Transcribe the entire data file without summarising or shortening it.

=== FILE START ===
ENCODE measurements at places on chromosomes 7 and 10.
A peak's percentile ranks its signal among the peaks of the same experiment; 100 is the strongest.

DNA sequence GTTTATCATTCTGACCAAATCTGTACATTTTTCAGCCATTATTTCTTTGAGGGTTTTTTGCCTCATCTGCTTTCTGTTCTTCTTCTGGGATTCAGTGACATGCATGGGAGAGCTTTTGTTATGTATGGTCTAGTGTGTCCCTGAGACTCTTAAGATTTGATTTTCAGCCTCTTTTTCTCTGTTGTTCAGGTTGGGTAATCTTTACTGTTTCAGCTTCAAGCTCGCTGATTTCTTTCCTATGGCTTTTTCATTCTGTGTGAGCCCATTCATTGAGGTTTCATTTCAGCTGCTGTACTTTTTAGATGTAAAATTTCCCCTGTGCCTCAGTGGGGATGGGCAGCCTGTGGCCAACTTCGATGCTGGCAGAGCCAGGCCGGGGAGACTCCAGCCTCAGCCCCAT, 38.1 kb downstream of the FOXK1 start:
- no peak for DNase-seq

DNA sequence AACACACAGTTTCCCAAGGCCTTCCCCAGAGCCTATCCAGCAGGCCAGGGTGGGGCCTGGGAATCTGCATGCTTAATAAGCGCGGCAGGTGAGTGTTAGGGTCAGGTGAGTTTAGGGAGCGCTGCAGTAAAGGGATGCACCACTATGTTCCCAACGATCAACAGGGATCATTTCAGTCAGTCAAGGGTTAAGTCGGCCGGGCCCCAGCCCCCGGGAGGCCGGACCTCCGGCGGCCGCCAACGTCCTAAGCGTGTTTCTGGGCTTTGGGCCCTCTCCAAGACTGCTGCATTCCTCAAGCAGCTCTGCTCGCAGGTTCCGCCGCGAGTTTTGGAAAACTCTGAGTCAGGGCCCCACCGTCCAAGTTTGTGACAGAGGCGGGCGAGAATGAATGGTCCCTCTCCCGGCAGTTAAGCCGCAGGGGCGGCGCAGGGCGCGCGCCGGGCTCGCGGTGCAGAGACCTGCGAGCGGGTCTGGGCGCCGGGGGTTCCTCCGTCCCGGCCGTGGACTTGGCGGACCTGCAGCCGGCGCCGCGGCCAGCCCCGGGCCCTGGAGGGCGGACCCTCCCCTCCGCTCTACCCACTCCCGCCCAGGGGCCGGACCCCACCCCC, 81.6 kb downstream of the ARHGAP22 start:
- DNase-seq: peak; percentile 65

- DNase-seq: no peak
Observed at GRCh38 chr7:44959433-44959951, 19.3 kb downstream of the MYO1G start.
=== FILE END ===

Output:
ENCODE measurements at places on chromosomes 7 and 10.
A peak's percentile ranks its signal among the peaks of the same experiment; 100 is the strongest.

DNA sequence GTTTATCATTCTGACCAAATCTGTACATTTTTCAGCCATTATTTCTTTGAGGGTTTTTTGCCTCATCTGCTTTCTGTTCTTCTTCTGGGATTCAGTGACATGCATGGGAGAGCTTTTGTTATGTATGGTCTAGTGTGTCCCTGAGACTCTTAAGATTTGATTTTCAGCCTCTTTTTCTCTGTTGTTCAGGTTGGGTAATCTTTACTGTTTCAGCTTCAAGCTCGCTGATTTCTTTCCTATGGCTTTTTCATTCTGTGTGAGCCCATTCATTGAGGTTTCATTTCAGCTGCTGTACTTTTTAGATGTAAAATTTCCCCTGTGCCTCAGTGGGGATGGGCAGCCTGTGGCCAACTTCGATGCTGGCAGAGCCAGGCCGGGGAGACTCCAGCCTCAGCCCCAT, 38.1 kb downstream of the FOXK1 start:
- no peak for DNase-seq

DNA sequence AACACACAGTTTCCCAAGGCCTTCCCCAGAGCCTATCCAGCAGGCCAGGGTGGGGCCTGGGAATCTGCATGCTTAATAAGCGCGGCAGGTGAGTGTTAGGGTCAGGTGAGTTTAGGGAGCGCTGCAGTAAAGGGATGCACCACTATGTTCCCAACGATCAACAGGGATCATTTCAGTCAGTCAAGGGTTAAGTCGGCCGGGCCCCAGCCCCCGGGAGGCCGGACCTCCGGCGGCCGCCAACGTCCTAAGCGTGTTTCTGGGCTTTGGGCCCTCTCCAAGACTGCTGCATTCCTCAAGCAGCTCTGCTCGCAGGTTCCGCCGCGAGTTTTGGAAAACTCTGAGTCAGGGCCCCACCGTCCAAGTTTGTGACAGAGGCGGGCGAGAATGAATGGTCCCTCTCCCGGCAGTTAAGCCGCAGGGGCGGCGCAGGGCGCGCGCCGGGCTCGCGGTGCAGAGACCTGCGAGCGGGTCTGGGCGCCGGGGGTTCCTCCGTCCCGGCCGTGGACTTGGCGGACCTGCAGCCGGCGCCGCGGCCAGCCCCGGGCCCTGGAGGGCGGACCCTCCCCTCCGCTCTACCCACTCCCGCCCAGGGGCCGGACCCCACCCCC, 81.6 kb downstream of the ARHGAP22 start:
- DNase-seq: peak; percentile 65

- DNase-seq: no peak
Observed at GRCh38 chr7:44959433-44959951, 19.3 kb downstream of the MYO1G start.